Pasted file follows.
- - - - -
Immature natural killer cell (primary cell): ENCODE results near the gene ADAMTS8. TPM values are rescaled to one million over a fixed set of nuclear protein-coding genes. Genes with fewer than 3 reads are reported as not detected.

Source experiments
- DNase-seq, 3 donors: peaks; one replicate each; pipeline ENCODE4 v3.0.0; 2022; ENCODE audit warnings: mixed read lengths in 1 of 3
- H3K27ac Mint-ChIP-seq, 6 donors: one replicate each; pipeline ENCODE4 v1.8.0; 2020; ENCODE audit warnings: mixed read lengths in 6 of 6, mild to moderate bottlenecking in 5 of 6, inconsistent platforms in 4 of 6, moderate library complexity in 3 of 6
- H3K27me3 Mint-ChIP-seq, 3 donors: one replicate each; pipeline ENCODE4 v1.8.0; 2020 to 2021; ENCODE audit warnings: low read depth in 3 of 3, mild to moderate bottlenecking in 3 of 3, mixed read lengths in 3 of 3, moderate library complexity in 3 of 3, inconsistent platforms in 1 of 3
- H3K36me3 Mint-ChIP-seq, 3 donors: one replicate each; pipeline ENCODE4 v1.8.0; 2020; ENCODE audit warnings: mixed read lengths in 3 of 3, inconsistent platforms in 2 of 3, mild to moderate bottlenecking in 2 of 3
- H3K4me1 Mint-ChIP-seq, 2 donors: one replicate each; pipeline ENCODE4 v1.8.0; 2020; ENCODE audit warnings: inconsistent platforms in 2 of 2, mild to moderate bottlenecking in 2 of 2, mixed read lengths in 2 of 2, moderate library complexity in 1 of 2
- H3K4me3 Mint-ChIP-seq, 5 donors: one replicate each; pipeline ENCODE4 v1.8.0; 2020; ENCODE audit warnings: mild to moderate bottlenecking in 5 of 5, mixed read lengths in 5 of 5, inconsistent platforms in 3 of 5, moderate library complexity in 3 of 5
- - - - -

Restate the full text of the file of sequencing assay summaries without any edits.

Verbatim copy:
Immature natural killer cell (primary cell): ENCODE results near the gene ADAMTS8. TPM values are rescaled to one million over a fixed set of nuclear protein-coding genes. Genes with fewer than 3 reads are reported as not detected.

Source experiments
- DNase-seq, 3 donors: peaks; one replicate each; pipeline ENCODE4 v3.0.0; 2022; ENCODE audit warnings: mixed read lengths in 1 of 3
- H3K27ac Mint-ChIP-seq, 6 donors: one replicate each; pipeline ENCODE4 v1.8.0; 2020; ENCODE audit warnings: mixed read lengths in 6 of 6, mild to moderate bottlenecking in 5 of 6, inconsistent platforms in 4 of 6, moderate library complexity in 3 of 6
- H3K27me3 Mint-ChIP-seq, 3 donors: one replicate each; pipeline ENCODE4 v1.8.0; 2020 to 2021; ENCODE audit warnings: low read depth in 3 of 3, mild to moderate bottlenecking in 3 of 3, mixed read lengths in 3 of 3, moderate library complexity in 3 of 3, inconsistent platforms in 1 of 3
- H3K36me3 Mint-ChIP-seq, 3 donors: one replicate each; pipeline ENCODE4 v1.8.0; 2020; ENCODE audit warnings: mixed read lengths in 3 of 3, inconsistent platforms in 2 of 3, mild to moderate bottlenecking in 2 of 3
- H3K4me1 Mint-ChIP-seq, 2 donors: one replicate each; pipeline ENCODE4 v1.8.0; 2020; ENCODE audit warnings: inconsistent platforms in 2 of 2, mild to moderate bottlenecking in 2 of 2, mixed read lengths in 2 of 2, moderate library complexity in 1 of 2
- H3K4me3 Mint-ChIP-seq, 5 donors: one replicate each; pipeline ENCODE4 v1.8.0; 2020; ENCODE audit warnings: mild to moderate bottlenecking in 5 of 5, mixed read lengths in 5 of 5, inconsistent platforms in 3 of 5, moderate library complexity in 3 of 5